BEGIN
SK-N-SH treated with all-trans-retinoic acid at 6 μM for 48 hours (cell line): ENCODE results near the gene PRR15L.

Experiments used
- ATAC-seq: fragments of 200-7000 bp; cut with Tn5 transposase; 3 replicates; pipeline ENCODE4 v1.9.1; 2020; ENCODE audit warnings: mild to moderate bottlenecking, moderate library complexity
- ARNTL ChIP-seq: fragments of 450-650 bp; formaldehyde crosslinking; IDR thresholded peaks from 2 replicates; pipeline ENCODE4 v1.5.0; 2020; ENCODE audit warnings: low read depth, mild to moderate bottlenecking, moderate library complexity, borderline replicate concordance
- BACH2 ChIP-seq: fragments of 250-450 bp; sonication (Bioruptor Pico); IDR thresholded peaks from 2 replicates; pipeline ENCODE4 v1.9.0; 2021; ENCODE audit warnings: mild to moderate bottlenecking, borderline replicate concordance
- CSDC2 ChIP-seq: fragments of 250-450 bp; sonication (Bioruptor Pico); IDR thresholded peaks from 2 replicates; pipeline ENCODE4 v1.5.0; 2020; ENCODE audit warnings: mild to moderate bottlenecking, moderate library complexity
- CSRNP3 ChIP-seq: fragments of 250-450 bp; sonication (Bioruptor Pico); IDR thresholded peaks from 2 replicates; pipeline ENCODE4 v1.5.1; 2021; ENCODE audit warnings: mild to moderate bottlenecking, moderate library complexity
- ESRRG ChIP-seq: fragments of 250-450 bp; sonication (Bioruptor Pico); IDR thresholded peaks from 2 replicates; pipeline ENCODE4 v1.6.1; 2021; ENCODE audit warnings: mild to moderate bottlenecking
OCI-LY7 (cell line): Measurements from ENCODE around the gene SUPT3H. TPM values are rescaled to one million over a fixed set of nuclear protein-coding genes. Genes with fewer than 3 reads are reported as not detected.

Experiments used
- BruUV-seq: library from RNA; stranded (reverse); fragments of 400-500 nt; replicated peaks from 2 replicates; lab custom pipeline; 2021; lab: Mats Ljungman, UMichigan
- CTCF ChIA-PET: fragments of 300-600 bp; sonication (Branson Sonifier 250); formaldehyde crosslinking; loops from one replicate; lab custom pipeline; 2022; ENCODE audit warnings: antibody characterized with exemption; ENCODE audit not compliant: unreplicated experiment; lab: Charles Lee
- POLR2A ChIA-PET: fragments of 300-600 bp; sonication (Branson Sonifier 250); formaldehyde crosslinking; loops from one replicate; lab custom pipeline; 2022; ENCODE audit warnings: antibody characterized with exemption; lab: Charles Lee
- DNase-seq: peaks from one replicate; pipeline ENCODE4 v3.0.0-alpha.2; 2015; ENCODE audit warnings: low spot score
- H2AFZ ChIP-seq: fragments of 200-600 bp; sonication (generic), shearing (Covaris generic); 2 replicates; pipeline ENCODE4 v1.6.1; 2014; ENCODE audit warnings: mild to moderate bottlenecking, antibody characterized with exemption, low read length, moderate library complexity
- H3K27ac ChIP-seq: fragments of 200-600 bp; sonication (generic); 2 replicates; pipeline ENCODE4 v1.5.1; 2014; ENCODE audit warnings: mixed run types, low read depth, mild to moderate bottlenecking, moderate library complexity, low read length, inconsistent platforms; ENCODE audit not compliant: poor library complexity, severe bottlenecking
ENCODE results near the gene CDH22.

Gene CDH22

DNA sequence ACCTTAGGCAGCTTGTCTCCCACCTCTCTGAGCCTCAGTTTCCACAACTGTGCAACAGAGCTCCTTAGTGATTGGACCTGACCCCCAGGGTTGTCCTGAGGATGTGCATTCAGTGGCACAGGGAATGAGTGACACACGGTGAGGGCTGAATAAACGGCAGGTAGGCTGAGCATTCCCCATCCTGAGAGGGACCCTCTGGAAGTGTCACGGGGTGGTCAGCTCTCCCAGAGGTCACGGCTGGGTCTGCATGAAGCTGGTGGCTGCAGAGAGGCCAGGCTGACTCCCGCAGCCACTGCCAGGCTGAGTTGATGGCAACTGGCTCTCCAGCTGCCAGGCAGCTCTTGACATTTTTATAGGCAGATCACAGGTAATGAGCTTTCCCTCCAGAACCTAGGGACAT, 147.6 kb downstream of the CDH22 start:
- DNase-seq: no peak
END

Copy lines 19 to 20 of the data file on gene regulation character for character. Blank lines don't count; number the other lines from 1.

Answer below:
DNA sequence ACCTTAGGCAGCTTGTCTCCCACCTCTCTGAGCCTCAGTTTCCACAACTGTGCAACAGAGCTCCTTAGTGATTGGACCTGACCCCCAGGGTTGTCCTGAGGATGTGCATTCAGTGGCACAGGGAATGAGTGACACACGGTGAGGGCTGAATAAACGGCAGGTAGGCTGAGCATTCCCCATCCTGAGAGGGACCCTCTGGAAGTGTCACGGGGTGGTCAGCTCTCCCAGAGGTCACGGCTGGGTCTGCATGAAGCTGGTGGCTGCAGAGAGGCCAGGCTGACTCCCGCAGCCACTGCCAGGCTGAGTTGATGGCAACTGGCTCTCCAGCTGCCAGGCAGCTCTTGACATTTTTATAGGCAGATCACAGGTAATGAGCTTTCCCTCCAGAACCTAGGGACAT, 147.6 kb downstream of the CDH22 start:
- DNase-seq: no peak